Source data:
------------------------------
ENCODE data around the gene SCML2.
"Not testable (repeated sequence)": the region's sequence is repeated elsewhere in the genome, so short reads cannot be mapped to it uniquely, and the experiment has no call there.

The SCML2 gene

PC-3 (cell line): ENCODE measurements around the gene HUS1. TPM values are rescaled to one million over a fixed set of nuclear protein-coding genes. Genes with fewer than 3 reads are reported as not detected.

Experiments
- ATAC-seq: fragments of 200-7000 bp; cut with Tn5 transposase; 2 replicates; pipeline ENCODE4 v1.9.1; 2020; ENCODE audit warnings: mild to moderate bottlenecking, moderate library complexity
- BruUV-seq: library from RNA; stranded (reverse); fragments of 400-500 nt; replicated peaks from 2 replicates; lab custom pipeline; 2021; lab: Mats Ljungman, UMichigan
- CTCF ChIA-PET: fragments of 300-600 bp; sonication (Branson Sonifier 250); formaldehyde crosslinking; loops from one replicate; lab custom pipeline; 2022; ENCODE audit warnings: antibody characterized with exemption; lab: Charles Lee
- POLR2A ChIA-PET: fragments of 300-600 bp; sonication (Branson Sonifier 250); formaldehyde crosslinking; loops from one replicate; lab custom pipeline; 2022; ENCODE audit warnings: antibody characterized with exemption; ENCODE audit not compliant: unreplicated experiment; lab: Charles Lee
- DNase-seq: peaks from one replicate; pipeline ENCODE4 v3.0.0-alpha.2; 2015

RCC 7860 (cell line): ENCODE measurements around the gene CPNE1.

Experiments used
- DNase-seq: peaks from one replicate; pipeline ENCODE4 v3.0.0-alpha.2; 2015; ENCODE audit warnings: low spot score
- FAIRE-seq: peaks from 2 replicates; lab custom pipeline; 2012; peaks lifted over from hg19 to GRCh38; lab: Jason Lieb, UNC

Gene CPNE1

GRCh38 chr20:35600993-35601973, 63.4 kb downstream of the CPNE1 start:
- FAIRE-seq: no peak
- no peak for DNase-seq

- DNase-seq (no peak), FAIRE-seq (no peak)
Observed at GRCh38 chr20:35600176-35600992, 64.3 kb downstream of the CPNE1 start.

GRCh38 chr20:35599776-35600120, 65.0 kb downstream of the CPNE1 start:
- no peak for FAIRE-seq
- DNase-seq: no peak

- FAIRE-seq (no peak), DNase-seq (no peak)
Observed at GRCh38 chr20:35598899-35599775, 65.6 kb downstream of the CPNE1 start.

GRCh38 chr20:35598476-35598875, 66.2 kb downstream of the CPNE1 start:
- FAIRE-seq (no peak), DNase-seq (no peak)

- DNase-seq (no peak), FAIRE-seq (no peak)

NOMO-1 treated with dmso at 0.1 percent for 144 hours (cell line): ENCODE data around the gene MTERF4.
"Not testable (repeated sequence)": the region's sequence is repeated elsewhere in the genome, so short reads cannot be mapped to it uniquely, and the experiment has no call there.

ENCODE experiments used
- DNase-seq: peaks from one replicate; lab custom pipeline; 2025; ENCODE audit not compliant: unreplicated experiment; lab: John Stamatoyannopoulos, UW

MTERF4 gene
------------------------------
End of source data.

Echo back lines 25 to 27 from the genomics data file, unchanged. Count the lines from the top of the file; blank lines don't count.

Observed at GRCh38 chr20:35598899-35599775, 65.6 kb downstream of the CPNE1 start.

GRCh38 chr20:35598476-35598875, 66.2 kb downstream of the CPNE1 start:
- FAIRE-seq (no peak), DNase-seq (no peak)